This week, the Minister of Immigration, Citizenship and Multicultural Affairs made known that a new ministerial direction, signed on 20 December 2018 and which came into effect on 28 February 2019, will see visa applicants and visa holders who are domestic violence perpetrators treated more harshly than before.
The minister has the power to make certain directions that must be followed, be that a case officer assessing an application, or an Administrative Appeals Tribunal Member assessing a visa refusal or cancellation. While it is binding, it is technically not law.
Directions have multiple purposes, from assessing genuine students to ordering and prioritising certain visa applications, skilled and family visa applications the most notable. The only curtailing of the minister’s power is that any direction cannot be inconsistent with the Migration Act 1958 (Cth) or Migration Regulations 1994 (Cth).
This direction should come as no surprise considering the government has been on an anti-domestic violence blitz of late, and this additional step is one way of adding to that message.
Direction Number 79 requires decision-makers to consider certain factors when deciding whether to refuse or cancel a visa under section 501 of the Act, which is when a non-citizen has not satisfied the decision-maker they pass the character test, or whether to revoke the mandatory cancellation of visa for not satisfying the character test under section 501CA.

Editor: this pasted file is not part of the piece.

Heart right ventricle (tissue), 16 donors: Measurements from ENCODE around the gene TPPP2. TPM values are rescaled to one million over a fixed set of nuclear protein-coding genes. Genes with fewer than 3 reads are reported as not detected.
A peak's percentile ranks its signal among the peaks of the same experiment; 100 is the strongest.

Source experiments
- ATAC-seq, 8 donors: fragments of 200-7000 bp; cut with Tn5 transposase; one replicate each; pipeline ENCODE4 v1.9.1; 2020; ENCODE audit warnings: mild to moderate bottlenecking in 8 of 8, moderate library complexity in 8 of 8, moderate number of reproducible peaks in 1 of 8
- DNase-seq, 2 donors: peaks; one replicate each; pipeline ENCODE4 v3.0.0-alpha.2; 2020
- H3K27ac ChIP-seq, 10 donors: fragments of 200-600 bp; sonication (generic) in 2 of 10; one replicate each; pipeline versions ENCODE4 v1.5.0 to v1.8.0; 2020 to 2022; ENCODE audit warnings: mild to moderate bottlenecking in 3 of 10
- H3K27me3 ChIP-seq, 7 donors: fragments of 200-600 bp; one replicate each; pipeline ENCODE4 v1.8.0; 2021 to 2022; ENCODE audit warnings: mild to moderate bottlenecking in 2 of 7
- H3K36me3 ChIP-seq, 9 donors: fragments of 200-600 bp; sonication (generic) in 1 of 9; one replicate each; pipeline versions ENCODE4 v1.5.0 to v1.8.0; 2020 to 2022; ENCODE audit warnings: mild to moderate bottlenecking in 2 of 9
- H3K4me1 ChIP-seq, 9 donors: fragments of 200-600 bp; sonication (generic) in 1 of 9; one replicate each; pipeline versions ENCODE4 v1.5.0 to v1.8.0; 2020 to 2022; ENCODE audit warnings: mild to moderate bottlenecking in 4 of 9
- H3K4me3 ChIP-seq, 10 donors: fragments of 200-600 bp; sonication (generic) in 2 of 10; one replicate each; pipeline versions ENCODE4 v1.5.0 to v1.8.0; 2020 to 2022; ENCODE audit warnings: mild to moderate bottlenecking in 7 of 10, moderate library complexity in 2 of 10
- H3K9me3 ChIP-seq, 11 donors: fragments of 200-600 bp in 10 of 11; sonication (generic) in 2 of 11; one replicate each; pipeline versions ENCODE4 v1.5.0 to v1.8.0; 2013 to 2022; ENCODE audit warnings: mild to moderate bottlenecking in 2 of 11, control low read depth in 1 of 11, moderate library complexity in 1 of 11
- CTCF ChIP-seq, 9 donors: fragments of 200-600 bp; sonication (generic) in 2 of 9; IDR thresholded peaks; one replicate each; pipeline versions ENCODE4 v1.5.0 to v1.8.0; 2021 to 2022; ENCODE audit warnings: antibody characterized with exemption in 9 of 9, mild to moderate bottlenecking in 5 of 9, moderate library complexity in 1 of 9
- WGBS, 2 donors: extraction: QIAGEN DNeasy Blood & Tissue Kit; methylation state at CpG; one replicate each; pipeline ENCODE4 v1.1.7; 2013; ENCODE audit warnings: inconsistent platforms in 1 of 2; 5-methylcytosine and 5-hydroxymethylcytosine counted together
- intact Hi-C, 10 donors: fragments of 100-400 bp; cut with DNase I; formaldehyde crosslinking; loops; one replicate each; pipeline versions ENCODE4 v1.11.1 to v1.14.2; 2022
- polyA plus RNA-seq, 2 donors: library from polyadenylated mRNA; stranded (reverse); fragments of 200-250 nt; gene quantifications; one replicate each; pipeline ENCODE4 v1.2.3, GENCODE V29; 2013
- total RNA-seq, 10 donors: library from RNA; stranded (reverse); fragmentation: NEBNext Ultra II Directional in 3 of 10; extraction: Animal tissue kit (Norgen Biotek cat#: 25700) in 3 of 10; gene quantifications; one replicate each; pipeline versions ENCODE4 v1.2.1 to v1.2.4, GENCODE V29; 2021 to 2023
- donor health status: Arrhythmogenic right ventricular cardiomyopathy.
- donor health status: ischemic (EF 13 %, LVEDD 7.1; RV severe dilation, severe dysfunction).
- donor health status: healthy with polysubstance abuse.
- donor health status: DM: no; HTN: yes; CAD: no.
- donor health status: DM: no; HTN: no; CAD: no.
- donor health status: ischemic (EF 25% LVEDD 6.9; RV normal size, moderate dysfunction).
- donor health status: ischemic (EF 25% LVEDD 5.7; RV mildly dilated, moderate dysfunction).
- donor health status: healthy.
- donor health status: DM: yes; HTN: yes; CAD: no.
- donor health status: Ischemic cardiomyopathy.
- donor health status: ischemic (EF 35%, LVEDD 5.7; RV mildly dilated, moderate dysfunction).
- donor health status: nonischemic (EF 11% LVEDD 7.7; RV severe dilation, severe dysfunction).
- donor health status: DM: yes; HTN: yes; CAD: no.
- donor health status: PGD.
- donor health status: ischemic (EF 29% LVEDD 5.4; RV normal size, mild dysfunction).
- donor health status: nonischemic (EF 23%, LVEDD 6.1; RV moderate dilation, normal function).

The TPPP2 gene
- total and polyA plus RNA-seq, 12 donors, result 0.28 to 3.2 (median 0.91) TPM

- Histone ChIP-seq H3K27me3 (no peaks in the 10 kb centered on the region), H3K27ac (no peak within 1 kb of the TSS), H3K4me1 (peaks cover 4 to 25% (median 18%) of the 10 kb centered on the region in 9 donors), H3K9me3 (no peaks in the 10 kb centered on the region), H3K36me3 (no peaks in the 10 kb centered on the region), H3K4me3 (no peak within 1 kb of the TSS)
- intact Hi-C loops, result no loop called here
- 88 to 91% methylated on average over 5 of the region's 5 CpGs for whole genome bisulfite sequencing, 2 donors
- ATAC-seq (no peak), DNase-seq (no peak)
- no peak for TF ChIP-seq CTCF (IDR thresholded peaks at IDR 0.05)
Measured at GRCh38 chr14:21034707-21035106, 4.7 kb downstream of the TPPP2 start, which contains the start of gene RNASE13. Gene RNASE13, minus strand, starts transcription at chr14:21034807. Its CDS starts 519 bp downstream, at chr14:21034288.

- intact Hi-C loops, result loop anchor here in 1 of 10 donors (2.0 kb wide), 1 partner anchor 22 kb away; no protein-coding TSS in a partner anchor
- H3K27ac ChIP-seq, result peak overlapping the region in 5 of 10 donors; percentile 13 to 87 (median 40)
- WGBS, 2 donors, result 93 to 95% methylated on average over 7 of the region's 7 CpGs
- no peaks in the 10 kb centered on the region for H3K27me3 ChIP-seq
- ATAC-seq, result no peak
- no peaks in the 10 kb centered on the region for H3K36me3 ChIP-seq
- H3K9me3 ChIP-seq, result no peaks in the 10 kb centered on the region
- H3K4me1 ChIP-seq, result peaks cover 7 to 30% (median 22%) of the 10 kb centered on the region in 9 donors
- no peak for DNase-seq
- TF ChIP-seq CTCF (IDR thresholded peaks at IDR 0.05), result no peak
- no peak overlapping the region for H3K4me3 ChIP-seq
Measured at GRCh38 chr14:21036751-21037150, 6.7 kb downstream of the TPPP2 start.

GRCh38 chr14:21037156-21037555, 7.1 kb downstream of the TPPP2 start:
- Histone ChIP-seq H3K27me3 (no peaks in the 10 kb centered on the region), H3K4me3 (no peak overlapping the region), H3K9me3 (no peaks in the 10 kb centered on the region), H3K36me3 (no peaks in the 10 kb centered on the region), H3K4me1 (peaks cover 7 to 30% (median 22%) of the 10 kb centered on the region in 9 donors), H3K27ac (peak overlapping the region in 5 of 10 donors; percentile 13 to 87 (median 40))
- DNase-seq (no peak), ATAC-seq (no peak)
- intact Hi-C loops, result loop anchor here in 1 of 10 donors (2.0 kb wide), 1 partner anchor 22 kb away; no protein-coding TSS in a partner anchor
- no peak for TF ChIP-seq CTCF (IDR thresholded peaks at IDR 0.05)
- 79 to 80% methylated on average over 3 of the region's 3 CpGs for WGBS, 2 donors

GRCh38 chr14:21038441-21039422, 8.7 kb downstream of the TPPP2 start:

Effectively, the direction:
Adds women and children to deemed vulnerable members of society (minors, the elderly, and the disabled) for which any violent or sexual crime committed against the cohort would expect to be denied a visa or have their visa cancelled; and
Adds that crimes of a violent nature against women and children are considered very serious regardless of the sentence imposed.
What is interesting is that the terminology does not refer to family violence or domestic violence at all, nor requires that it is a male perpetrator of the violence for it to be deemed serious. Taken at face value, it could be construed that any violence against women and children, perpetrated by anyone, including women and children, will enliven the additional seriousness of the direction.
On the character test, it should be remembered that a previously reported bill still waiting to be passed will increase the number of Australian visas refused and cancelled for non-citizens who are convicted of certain violent crimes or firearm offences. The possibility this legislation will be passed before the next federal election, slated for May, diminishes by the day.